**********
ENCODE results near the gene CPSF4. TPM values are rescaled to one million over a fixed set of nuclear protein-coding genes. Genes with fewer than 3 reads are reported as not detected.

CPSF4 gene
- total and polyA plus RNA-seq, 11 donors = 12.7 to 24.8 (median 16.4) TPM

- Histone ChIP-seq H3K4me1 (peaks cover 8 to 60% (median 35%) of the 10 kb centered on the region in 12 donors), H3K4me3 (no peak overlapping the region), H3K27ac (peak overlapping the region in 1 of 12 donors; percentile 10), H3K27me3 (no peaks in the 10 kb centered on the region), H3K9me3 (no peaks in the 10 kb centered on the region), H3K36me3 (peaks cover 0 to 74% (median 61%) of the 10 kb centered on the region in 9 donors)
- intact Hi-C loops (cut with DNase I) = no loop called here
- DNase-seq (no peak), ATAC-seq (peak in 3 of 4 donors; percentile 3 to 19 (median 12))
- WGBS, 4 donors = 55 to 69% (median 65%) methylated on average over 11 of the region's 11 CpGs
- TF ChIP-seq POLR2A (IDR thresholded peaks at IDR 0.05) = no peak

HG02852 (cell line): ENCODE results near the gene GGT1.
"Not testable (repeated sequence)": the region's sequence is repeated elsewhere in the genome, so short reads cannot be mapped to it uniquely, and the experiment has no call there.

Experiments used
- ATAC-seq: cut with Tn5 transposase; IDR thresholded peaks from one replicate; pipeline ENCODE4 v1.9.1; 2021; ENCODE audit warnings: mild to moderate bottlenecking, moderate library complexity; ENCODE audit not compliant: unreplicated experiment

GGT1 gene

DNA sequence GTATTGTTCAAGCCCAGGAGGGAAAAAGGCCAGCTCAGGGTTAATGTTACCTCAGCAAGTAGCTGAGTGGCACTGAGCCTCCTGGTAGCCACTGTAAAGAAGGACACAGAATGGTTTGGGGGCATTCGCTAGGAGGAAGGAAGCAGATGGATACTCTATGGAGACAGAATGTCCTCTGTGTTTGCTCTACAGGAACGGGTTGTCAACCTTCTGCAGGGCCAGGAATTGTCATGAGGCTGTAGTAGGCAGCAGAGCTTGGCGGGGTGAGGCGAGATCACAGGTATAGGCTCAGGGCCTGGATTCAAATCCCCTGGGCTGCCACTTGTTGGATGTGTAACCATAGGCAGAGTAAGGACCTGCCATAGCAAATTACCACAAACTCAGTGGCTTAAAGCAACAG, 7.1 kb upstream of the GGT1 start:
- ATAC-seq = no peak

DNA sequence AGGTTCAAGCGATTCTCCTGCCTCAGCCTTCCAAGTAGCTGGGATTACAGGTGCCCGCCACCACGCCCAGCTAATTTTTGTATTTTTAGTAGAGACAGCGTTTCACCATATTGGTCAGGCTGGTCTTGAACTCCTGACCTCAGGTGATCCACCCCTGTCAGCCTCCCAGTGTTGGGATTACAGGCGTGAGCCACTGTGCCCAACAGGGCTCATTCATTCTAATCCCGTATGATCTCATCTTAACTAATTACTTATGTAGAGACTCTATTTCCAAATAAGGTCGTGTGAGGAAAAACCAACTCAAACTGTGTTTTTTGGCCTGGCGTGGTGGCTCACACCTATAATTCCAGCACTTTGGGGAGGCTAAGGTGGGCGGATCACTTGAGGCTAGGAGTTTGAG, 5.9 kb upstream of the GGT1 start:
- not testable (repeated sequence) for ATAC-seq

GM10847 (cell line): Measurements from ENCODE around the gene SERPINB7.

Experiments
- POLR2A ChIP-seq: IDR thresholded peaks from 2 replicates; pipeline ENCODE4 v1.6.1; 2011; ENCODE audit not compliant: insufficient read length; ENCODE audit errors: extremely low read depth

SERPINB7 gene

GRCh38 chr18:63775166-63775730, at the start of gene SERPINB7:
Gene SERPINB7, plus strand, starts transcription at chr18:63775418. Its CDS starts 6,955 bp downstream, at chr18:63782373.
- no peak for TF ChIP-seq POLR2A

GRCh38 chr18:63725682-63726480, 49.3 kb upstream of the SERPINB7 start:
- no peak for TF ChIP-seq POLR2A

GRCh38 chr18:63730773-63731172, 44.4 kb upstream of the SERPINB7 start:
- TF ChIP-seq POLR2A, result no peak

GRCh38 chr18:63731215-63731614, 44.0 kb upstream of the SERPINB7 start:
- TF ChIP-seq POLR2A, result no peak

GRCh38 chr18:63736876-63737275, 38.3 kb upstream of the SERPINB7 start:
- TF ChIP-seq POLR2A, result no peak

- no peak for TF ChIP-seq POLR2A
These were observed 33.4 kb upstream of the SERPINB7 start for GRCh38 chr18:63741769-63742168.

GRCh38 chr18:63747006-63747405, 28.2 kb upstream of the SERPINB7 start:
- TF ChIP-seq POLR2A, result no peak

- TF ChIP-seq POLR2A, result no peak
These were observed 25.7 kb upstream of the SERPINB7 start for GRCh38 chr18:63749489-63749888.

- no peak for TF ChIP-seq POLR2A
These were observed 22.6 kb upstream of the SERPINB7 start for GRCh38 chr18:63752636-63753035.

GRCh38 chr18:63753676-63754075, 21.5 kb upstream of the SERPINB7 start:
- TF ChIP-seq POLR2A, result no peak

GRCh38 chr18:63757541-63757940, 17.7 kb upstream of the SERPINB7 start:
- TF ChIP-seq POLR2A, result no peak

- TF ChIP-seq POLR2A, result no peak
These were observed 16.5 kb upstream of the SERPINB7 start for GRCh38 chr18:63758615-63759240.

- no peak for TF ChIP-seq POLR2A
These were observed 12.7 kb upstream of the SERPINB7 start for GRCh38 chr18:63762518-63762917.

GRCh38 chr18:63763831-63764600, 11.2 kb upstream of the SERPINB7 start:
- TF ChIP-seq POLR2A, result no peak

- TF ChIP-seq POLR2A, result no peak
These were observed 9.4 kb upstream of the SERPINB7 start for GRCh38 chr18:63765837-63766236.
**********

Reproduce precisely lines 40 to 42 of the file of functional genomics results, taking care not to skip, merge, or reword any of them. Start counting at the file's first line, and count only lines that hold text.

These were observed 22.6 kb upstream of the SERPINB7 start for GRCh38 chr18:63752636-63753035.

GRCh38 chr18:63753676-63754075, 21.5 kb upstream of the SERPINB7 start:
- TF ChIP-seq POLR2A, result no peak